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Buy, Sell, or Rent: Vegas

He Shot the Sheriff, but He Didn't Shoot the Cowboy

Vegas has all the pieces. With what is probably the strongest cast assembled for all the new fall TV shows, CBS's period drama about 1960's Las Vegas should be a shoe-in to buy. Further aided by the fact that its premise is based upon a true story (giving it direction and gravitas), and it has the perfect setup to provide shadow – the law versus the mob in an era during which the two sides were so entangled that it was challenging to separate the bad guys from those who were worse, Vegas has a little something for everyone – all the glitter and gold of Sin City, cowboys and chivalry, the echoes of a bygone era that still resonate today, the allure of the gangster lifestyle and code, and vigilante justice made potent by the rifles in the ranchers' hands and made possible by the star the mayor has pinned upon their lapels. And viewers love vigilante justice.

There's just one problem: to varying degrees, Vegas and, more precisely, its actors are trying too hard... or, in some cases, barely trying at all. The most egregious offender is Dennis Quaid. On paper, he fits his lead role of Ralph Lamb to a T. A little weathered, a little rough around the edges, he makes sense as an ex-MP during WWII and now cowboy roped into being the law of a town, not because he wants to serve necessarily but because, if he doesn't do it and do it his way, nobody will, and forget about results. But he's reaching. Rather than allowing for the period details and the dialogue to set the scene, he's overacting. Instead of subtlety revealing the layers of his character, he's forcing the issue, squaring his jaw just a little too tightly and glaring with eyes a little too narrowed. His son, played by Taylor Handley, certainly is a chip off the old block if nothing else – over the top and forced in his own ways. Finally, there's Michael Chiklis' Vincent Savino, the local don... or at least the local Las Vegas representative of some east coast outfit. He runs the city, and he makes sure that everyone knows it by employing every single gangster cliché known to writers and actors alike. While there's nothing technically wrong with Chiklis' performance, some originality would be greatly appreciated. Perhaps the problem is that these two theoretically fit their roles so well that what has actually happened is that they've been type cast. It'd be interesting to see what the series would be like if they switched characters, but I digress...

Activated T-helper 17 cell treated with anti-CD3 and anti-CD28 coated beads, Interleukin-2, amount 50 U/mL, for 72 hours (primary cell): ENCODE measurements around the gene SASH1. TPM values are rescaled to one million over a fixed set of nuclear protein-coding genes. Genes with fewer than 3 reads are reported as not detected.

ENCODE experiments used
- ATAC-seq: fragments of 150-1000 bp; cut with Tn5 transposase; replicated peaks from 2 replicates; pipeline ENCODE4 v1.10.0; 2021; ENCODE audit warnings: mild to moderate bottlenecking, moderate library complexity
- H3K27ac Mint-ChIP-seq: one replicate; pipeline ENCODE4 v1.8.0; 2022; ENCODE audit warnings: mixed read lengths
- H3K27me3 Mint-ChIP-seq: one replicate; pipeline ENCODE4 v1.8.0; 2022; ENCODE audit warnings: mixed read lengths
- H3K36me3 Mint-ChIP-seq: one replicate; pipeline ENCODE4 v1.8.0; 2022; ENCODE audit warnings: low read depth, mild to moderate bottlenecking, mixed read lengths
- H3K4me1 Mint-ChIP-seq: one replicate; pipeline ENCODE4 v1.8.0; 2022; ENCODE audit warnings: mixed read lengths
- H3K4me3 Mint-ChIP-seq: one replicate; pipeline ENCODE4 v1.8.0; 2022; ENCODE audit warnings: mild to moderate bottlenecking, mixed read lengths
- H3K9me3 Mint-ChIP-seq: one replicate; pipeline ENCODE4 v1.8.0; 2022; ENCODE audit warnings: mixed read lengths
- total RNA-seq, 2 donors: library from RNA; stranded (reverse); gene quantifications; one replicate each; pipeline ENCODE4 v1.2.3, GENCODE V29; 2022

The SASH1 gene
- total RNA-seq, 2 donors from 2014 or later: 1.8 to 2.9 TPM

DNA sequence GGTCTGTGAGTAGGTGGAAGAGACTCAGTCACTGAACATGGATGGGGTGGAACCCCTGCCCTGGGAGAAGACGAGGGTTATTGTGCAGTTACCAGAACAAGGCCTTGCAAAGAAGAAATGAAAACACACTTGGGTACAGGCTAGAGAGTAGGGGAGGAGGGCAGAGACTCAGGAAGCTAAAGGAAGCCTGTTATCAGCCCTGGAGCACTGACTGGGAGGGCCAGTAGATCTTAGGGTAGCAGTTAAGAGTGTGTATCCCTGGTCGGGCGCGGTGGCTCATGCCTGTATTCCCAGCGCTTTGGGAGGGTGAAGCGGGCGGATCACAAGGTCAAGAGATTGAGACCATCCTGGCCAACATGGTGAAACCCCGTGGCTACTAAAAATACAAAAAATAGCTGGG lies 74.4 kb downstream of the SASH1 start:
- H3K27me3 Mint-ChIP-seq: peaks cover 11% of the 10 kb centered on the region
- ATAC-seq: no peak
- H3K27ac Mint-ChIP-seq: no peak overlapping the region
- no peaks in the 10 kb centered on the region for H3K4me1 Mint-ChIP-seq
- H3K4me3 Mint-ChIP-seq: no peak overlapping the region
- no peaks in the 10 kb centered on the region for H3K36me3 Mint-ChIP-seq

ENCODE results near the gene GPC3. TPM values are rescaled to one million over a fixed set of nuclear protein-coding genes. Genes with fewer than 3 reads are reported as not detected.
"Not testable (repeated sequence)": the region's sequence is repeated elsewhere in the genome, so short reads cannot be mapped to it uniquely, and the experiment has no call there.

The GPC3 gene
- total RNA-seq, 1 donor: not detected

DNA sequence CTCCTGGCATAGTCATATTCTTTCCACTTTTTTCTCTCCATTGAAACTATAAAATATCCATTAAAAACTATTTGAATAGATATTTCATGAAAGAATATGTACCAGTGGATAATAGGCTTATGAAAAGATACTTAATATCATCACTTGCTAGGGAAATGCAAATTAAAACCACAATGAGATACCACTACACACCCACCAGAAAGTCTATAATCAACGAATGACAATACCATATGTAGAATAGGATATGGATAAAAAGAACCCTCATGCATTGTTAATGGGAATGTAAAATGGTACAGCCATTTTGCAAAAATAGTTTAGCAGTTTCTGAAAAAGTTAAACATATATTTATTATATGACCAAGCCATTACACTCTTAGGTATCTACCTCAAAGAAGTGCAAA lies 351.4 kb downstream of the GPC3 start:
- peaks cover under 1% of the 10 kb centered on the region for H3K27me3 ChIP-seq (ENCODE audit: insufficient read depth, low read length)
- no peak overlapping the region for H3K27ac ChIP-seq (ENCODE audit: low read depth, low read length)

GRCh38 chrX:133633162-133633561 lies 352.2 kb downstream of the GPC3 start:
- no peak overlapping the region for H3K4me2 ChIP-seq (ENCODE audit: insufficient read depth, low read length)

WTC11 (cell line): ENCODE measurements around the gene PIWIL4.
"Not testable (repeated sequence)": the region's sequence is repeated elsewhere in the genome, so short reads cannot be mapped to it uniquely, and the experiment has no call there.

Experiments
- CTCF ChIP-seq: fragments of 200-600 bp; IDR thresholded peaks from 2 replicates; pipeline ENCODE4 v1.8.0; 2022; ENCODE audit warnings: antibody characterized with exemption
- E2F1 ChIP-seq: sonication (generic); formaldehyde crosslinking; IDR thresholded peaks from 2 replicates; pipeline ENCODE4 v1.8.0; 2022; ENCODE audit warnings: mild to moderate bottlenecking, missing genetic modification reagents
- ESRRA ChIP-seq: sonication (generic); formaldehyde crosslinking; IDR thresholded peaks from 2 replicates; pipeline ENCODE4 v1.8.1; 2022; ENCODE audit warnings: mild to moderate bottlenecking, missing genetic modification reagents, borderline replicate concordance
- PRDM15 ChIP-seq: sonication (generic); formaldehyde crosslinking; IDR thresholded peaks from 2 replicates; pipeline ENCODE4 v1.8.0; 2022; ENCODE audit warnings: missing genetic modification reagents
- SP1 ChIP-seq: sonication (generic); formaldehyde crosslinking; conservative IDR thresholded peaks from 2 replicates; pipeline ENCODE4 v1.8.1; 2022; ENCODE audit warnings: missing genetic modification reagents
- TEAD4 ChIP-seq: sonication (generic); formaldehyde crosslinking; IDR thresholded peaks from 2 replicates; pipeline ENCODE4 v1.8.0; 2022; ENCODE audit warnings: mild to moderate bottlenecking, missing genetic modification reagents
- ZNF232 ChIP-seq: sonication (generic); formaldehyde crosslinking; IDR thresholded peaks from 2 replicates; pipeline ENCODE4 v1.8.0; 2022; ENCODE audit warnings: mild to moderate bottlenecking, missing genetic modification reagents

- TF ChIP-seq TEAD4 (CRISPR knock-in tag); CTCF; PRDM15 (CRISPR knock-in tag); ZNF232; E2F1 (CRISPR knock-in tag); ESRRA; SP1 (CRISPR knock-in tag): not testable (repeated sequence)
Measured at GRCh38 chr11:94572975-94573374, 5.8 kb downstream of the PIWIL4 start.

To the opposite extreme is Jason O'Mara's Jack Lamb. He's the antithesis of his brother  – quiet, seemingly always in the background, and O'Mara plays it so convincingly that he stands out as the only source of quiet intrigue. He doesn't chew the scenery, draw out his accent, or strut around in his cowboy boots, and, because of his simplified performance, his character, so far, is the only one who actually feels real; he's the only one who fits into this time, setting, and place. Carrie-Anne Moss' ADA Katherine O'Connell falls just shy of this, mainly because so many of her scenes were opposite Quaid's Ralph.

Luckily, Vegas' flaws feel more like growing pains. These are all fixable problems, and, in a way, the concerns just might stem from those behind the show really caring about their project, resulting in them trying too hard. Everything just needs toned down. Softened. Made to a feel a little more natural and a whole hell of a lot less campy. Given its premise, Vegas should read like a miniseries every week, not a procedural and certainly not a caricature of its genre. Unfortunately, when there are so many other good shows to watch, and so many other things to do, viewers aren't going to stick around for months while Vegas tries to find its voice. Then again, it is a CBS show – the biggest mark against it, so it'll probably have a spin-off in the works by next spring.

Verdict: Rent... and hope for the extremely rare chance that this property is put up on blocks and moved to a different network, particularly a cable one.